1. It's SUCH a moving story. Yes, Isobel's character arc (positive to negative to positive) is one of the best-done things about it, I think. She starts out so vibrant and kind and then becomes twisted into a grasping, recklessly "maternal" character, and then finally achieves selflessness in the end.

  2. I read The Light Between Oceans a few months ago, and really appreciated it. It had a lot more language than I would normally ever read, but I felt that the story was very worthwhile and so made an exception. It is SUCH a powerful story, one that really stays with you! I cried so much while reading it, and definitely intend to reread it at some time.

    I read The Miraculous Journey of Edward Tulane just a couple weeks ago after I saw your GoodReads review...I loved it! Such a touching little story. <3 I only wish it was longer!

    Till We Have Faces is *still* on my TBR list, although I have started reading it. For some reason I haven't been in the mood to finish it yet, but I am sure I will loved it when I do!

    And I SO want to read Thank You Jeeves!!!

    A few lovely books that I have recently discovered include Salt to the Sea (I love it SO MUCH! A new favorite!), Genevieve's War by Patricia Reilly Giff, The Sweetest Thing by Elizabeth Musser (I didn't love *everything* about the story, but I enjoyed the setting, and the themes addressed therein were very timely for me), and Dear Mrs Bird (So very British and WW2-ish and delightful! I'm already excited to reread it!). And then I recently reread Anne of the Island and found it incredibly relatable at this time of my life!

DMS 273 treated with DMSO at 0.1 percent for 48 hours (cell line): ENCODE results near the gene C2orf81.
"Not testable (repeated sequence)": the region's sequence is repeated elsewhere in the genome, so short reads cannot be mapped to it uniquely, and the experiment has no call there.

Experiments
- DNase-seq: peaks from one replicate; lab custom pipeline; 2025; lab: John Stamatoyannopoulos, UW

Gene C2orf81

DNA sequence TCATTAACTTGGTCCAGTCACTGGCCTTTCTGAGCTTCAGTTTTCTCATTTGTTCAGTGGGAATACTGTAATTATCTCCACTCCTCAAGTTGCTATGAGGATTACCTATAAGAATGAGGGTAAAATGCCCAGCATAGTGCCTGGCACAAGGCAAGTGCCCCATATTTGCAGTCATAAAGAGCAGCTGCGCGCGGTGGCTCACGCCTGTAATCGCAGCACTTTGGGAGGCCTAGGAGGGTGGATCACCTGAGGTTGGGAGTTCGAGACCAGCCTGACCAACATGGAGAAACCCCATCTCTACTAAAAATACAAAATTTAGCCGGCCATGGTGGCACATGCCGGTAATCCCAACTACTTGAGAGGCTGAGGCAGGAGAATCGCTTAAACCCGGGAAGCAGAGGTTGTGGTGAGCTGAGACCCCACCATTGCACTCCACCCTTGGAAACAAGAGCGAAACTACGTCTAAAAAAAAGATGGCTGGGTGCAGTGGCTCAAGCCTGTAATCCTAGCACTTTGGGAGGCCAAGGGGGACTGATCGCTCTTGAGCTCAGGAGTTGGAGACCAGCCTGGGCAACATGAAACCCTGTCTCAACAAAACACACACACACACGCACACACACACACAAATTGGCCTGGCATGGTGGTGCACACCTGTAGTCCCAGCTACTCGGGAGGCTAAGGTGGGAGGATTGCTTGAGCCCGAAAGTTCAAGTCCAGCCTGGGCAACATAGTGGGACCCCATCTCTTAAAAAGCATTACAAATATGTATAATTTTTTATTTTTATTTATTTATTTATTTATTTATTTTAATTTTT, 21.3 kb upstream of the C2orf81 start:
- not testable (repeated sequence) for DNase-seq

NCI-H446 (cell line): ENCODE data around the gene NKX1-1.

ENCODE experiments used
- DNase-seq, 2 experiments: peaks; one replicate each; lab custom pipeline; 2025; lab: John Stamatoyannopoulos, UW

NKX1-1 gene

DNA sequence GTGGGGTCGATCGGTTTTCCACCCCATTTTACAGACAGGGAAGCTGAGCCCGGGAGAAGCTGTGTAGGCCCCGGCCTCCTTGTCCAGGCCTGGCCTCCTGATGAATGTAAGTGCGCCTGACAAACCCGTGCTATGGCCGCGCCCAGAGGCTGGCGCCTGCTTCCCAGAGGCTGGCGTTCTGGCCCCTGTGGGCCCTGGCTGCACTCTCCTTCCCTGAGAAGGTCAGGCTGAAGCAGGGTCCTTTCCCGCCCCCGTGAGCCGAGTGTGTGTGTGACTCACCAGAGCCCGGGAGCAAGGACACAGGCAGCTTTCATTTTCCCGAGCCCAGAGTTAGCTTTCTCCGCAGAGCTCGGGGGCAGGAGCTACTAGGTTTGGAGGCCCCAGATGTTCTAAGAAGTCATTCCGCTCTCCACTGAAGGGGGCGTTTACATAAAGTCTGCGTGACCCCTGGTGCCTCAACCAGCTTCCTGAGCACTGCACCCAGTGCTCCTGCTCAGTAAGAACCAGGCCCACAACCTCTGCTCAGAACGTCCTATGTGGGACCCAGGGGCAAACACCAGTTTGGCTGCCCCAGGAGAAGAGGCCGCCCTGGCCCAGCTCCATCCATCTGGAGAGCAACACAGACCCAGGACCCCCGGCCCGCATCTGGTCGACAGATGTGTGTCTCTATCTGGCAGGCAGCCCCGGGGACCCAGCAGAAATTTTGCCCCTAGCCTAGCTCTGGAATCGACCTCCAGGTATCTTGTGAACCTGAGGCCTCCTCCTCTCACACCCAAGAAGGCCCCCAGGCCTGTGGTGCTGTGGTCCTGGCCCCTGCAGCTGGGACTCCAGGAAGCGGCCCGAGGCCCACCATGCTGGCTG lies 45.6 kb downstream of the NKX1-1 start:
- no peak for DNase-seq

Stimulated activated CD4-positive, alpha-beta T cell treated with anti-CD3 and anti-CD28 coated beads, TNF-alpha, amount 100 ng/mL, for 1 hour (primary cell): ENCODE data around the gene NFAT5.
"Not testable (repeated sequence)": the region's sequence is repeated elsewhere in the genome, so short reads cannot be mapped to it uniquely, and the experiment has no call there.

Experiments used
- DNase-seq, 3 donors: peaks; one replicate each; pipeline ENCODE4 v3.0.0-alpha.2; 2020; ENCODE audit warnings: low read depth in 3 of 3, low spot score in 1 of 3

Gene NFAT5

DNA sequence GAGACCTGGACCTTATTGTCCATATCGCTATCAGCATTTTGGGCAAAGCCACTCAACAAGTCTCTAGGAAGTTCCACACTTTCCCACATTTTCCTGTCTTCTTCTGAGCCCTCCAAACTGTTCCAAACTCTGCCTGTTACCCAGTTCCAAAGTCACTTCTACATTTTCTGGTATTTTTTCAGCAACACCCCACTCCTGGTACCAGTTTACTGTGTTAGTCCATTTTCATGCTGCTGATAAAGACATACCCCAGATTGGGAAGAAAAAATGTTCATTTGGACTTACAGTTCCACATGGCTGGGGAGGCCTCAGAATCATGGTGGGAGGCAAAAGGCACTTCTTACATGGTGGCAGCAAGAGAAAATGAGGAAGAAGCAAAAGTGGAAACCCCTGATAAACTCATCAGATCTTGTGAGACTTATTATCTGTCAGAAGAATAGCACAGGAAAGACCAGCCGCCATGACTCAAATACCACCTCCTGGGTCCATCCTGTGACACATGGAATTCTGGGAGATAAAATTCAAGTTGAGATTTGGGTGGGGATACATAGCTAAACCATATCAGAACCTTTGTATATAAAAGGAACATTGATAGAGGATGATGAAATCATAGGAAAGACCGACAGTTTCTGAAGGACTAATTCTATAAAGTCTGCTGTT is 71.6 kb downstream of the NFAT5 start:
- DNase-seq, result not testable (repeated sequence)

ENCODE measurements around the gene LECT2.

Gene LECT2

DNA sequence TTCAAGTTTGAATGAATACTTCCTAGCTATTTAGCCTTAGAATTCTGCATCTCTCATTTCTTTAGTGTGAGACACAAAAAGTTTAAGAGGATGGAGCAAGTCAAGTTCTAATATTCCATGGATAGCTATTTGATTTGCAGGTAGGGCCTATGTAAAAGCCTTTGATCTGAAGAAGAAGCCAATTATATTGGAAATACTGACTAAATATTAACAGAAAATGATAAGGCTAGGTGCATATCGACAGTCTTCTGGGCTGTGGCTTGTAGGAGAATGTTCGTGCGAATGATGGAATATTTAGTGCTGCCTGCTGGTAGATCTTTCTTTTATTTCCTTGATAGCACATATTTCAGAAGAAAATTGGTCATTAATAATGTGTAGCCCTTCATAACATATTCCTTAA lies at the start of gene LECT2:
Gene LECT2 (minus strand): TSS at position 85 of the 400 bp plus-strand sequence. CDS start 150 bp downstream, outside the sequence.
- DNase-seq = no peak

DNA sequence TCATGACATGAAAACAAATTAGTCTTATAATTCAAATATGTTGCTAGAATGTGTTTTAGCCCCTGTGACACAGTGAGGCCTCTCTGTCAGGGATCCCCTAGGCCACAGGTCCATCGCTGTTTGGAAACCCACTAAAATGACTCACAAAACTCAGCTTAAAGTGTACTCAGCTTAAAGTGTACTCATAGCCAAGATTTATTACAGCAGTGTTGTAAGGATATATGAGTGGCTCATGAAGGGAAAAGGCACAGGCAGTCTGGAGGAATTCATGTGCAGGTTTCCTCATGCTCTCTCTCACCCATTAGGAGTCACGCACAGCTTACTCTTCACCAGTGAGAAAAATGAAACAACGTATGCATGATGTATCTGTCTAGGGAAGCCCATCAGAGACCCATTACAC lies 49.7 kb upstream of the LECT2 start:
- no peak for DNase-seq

Catie <3

    1. Isn't it such a gripping, heartbreaking book? I know, I've been waiting for the right time to re-read it myself. :-P

      Ahhh, yay! So glad you liked it! (By the way, are we friends on Goodreads? Because if we're not, we should fix that. ;))

      I've had a couple people read it at my recommendation, and while they both appreciated it, I think they were both a little dissatisfied with the ending? So, I don't know. I guess it's one of those stories where it works for some people and not for others. *shrugs* But yes, I definitely encourage you to give it another try, when and if you get into the mood. ;)